Rick Rubin's Content Empire
Free Lossless Costs Artists, Nobody Wants To Work (Concerts) Anymore, Amy Winehouse NFT
As Editor-In-Chief of URB Magazine in the mid-’00s, one of my primary duties was deciding who should be on the cover of each issue. This might sound like a flex, but far from being a king-making edict set forth by divine will, selecting a cover star was often a humbling negotiations between the editorial staff (who had opinions), the publisher (who had bills to pay), and the publicists (who controlled access).
In the end, artists we featured were usually based on a combination of creative output, cultural cache and current interest. But one man had an open invite to appear whenever he chose to. And he never chose to. Rick Rubin.
For much of the ’00s, Rubin seemed like an inaccessible genius, hidden away in the studio or stacking Grammys for his work with Jay-Z, Johnny Cash, the Dixie Chicks, Justin Timberlake and the Red Hot Chili Peppers.
Once every few months, I would dutifully send an inquiry to Rick’s people, who would dutifully send back a polite “not now.” The situation became so mythologized around the office that when Lynn Hirschberg’s epic profile on Rubin dropped in 2007 in New York Times Magazine, it felt like receiving a tablet from Mount Sinai (or in this case, Malibu).
It’s therefore somewhat ironic, to me at least, that Rubin has since become a veritable spring of content—first with the Showtime documentary series Shangri-La that took viewers inside his famed Malibu studio, then with the Broken Record podcast where Rubin takes turns with Malcolm Gladwell interviewing everyone from Huey Lewis and Tyler, The Creator to Ozzy Osbourne and Andre 3000 (who we did secure for a cover in 2006).
This week it was announced that the latest entry to Rubin’s content cannon—a six-part series where Rubin interviews Paul McCartney titled McCartney 3, 2, 1—is coming to Hulu on July 16th. And who can blame Rubin for jumping at the chance to break down some of Sir Paul’s greatest songs while shot in moody black and white.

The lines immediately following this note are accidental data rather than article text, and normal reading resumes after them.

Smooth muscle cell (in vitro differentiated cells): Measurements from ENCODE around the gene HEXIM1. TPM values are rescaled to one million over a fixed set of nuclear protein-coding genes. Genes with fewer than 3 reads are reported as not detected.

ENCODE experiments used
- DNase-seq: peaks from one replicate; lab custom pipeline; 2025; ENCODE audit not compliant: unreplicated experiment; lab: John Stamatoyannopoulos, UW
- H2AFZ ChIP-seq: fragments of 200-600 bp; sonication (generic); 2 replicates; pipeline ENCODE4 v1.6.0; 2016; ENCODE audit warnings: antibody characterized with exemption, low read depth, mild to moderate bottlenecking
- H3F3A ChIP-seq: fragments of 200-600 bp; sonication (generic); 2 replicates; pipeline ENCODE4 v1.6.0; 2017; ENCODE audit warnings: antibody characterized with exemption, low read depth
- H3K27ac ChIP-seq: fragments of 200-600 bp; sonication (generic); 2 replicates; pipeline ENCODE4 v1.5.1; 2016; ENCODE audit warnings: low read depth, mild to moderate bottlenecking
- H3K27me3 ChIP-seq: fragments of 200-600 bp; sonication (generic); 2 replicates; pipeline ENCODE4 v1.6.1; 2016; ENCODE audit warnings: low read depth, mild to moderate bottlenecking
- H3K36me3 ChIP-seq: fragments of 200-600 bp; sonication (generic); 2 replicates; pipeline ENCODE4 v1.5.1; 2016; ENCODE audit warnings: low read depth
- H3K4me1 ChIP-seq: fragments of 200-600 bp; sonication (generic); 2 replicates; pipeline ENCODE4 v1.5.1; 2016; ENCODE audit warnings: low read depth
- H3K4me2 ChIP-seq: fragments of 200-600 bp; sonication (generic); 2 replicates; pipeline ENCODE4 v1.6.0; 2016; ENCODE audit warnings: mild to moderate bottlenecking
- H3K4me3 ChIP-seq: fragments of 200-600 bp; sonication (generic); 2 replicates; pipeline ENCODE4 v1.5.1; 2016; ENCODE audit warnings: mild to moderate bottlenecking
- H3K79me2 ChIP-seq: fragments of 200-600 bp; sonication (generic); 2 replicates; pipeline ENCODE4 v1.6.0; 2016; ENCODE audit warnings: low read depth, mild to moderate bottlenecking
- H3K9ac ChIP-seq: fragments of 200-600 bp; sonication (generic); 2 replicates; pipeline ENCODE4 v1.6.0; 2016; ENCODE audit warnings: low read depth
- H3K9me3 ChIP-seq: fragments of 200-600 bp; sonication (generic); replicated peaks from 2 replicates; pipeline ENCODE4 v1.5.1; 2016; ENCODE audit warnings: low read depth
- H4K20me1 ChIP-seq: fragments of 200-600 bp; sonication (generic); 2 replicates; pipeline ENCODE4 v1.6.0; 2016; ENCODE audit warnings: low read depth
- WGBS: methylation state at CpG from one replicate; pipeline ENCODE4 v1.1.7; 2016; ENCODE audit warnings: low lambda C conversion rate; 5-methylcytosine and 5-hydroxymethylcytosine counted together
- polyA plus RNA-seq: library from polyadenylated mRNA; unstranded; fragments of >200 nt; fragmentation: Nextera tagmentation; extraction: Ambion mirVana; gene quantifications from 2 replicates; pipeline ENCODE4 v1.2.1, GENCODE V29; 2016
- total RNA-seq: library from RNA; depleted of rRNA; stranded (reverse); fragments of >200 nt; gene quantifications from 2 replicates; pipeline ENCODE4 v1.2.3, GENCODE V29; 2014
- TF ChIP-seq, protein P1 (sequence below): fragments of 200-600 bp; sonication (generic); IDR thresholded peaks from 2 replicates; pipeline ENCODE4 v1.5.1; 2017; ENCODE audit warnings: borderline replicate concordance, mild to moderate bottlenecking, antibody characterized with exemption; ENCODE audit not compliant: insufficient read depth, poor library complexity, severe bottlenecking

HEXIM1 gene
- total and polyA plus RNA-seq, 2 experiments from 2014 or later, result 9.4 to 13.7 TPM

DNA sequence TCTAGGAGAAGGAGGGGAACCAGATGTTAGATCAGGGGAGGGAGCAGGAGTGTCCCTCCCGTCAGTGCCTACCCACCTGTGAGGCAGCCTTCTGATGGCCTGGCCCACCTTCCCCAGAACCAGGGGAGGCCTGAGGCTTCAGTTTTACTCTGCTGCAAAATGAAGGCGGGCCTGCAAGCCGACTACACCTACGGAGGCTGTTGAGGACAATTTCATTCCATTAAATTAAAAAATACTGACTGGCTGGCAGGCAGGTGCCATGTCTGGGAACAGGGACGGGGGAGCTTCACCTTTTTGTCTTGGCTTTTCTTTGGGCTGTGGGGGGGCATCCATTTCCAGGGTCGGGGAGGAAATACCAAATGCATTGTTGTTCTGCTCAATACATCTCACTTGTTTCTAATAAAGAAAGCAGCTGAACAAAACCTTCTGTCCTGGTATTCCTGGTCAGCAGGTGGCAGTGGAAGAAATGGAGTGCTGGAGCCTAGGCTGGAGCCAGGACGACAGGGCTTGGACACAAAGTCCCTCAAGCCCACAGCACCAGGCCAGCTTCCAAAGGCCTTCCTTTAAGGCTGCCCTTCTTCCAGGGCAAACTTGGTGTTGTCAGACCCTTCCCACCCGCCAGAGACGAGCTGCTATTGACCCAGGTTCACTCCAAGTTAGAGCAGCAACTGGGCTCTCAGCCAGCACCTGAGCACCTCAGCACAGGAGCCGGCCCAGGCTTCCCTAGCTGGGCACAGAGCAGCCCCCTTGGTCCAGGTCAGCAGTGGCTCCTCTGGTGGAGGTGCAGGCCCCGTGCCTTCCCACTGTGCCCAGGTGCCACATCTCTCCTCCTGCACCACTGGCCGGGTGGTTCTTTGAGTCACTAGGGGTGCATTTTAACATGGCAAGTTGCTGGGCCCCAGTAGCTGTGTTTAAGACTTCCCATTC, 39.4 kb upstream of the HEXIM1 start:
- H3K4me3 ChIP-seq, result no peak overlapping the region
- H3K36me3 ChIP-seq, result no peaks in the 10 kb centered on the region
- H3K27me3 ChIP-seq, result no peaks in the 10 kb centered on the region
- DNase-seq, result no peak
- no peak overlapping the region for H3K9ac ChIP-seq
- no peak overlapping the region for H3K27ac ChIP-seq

But if anyone reading this has a line to Rick, please let him know that the invitation to talk is still open. It’ll just have to be the Substack.
Salient statements from this week’s industry news.
When two streaming giants trade revenue for market share, consumers win but artists pay the price.
Takeaway: Is music currently sustainable with so many companies relying on revenues from streaming services that are making a loss and are subsidized by tech giants or investors? Can this digital music landscape be sustainable without asking consumers for a fairer price?
Recovery for the concert industry is going to require more than just getting people back into venues.
Takeaway: “If you're a music employer not offering a real competitive salary, wage or consistent work, people won’t come back.”
The industry seems most comfortable with NFT collectables when the cash grab goes to a good cause.
Takeaway: Philanthropy has emerged as a popular use case for NFTs, a form of digital collectibles bought and sold on the blockchain.
The DIY digital distro platform is building the team to take its parent company Believe onto the Paris Euronext stock exchange.
Takeaway: At TuneCore, Sebber will have a nine-figure turnover business under her purview.